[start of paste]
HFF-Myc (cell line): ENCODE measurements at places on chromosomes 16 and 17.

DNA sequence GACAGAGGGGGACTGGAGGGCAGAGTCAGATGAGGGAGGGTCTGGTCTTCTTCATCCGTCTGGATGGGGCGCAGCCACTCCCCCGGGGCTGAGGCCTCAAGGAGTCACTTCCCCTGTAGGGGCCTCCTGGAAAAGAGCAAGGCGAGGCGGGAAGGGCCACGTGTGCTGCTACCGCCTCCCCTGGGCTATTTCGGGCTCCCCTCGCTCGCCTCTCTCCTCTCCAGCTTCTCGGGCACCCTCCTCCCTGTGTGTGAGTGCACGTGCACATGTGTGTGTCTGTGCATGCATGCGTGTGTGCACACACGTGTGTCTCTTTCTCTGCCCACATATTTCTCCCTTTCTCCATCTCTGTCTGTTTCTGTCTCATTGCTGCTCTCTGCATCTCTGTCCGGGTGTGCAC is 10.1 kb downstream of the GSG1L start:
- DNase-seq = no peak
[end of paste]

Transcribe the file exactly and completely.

HFF-Myc (cell line): ENCODE measurements at places on chromosomes 16 and 17.

DNA sequence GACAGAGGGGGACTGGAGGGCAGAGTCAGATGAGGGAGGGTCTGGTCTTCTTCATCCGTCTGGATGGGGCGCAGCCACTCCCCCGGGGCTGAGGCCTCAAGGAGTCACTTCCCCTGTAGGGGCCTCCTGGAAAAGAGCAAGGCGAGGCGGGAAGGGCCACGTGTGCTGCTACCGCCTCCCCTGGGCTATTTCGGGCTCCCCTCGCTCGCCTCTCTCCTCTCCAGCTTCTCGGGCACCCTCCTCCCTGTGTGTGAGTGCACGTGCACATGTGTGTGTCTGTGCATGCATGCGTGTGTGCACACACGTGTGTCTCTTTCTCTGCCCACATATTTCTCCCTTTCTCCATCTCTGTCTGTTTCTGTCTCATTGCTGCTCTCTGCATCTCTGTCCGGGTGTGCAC is 10.1 kb downstream of the GSG1L start:
- DNase-seq = no peak